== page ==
A licensed professional counselor or therapist who specializes in counseling for a divorce can help you to identify, process, and leave the negative emotions behind. Learning to build self-esteem, love yourself, and accept the new situations in your life will take time. This is especially true if you have children with your spouse, as you will likely have to keep in regular contact with your ex-partner. Remember that taking care of your own emotional needs will help you offer your children the best support possible after your divorce.

Deal with everyday living after a divorce

Once your divorce is finalized, it will be time to get back into the routines of daily living. Most likely, many of those routines will not be the same as when you were married. Perhaps you moved out of your previous home as a result of the divorce and are now becoming accustomed to a new route to work or different places to go grocery shopping. Divorce counselors, whether in one on one practice or practice online, can help you settle back into a routine by helping you cope with stress from the divorce coupled with these life transitions.

If you moved to an entirely new town, then you may be facing new school environments for your children and a new job or community for yourself. If you are co-parenting, it could mean learning how to fill in the time you now have to yourself while your children spend time with your ex-spouse. Counseling after a divorce can offer advice on how to handle these new situations and any anxious feelings that accompany them. Families may also seek help with navigating the emotional components of what to expect during this time.

Move on as an individual after a divorce

No matter how long your marriage lasted, it was a time in your life when you were part of a team, and likely made a life plan together. Someone else's opinion and input mattered when it came to your decision-making.  Now, you may find yourself transitioning to making choices, both big and small, solely on your own. Post-divorce counseling can help you start to shape your new life after marriage.
Divorce counseling can also be a source of emotional support throughout the divorce process.

The idea of going out on your own can be somewhat scary. Things like dining alone, seeing a movie by yourself, or even going out with your single friends can cause some apprehension. It can also feel challenging to approach dating and intimacy again after a divorce.

That anxiety may feel strong enough at times that it causes you to avoid situations. Post-divorce counseling can provide the encouragement you need to start putting your life back on track in a healthy way. 

Going through a divorce is hard

Divorce counseling works

Trying to cope with serious marital problems or the effects of divorce on your own can be exhausting and make an already difficult situation even harder to handle. Participating in divorce counseling is a great way to ease that transition. If you want to find a divorce counselor, consider reaching out to a licensed marriage and family therapist or other mental health professional, whether they’re in one on one practice, are part of an organization, or work through an online therapy platform. While divorce therapy is a relatively new therapy subtype, relationship therapy—such as marriage counseling—has been commonly practiced and scientifically backed as a therapeutic tool.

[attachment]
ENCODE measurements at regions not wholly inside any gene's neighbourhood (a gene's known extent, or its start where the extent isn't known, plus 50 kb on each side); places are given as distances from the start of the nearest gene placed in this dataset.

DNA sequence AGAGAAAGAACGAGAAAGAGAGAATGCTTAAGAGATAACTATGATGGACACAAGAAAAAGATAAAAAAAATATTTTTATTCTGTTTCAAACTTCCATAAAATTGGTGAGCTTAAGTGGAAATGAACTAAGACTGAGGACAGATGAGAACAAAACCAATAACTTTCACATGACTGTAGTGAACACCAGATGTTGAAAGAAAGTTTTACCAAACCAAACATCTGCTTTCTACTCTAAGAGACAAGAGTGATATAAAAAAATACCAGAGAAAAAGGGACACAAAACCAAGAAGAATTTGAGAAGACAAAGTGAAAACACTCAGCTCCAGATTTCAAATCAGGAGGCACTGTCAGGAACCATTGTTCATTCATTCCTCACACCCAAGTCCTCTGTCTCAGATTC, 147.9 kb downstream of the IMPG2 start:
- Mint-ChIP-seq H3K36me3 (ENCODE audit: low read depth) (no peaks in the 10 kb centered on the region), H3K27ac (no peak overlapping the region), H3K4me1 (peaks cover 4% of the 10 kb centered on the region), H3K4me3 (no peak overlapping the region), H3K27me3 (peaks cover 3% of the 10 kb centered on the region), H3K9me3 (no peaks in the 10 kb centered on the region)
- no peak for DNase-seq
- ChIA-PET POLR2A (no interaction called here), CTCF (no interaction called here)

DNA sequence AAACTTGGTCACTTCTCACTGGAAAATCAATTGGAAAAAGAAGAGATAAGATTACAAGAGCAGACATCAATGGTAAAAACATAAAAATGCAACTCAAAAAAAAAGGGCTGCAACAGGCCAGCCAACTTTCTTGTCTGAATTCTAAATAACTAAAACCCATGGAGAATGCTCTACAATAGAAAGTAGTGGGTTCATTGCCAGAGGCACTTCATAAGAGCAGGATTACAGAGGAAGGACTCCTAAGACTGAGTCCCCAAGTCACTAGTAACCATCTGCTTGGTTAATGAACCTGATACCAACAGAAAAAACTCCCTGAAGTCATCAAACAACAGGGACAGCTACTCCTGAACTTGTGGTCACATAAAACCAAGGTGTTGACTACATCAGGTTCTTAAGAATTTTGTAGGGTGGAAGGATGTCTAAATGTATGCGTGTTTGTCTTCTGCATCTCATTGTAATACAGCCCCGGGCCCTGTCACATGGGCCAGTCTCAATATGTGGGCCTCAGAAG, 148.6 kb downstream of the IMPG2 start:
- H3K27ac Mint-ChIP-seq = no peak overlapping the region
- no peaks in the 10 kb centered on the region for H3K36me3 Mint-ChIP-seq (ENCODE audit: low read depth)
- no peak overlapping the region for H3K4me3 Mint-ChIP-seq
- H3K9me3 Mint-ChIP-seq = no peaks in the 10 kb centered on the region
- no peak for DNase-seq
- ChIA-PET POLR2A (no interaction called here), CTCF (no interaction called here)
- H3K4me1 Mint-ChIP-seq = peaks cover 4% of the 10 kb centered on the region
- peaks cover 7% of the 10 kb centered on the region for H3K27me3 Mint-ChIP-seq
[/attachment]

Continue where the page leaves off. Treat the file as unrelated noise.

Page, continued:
A study in 2009 found that couples who underwent relationship therapy felt the positive effects for up to four years after the program. These long-term benefits gained by working with a therapist included stronger communication, value alignment, and tools for expressing their emotions. It’s likely that similar benefits can be expected for those seeking relationship therapy at the end of their relationship, as well.

For those hesitant or unable to seek out help in person at a practice in your local area, an online platform like BetterHelp is an option. Here, you can get connected to licensed and professional divorce counselors. Online divorce counseling may be the more convenient choice as you manage your new schedule and separate living arrangements. Without the need to plan out travel time, you and your ex-partner can seek the help you need with fewer roadblocks.

This type of counseling for couples may be even more effective than in-person sessions, according to a recent study. When participants of the study were asked about the quality of the experience, many reported feeling safer and more comfortable telling their feelings in an online setting. 

Hear from a BetterHelp user who had counseling

“Cynthia has been a God send. Thanks to Cynthia, I'm joyful and full of peace, despite going through a divorce after a 30+ year relationship. Cynthia has helped me to formulate goals, and always pretty much immediately responds to my journal entries. I definitely would, and have recommended BetterHelp to friends.”


There are many benefits of seeking counseling when you are going through the process of divorce. You can unpack the challenges you are facing — with or without your partner — and successfully, healthily transition to the next chapter of your life.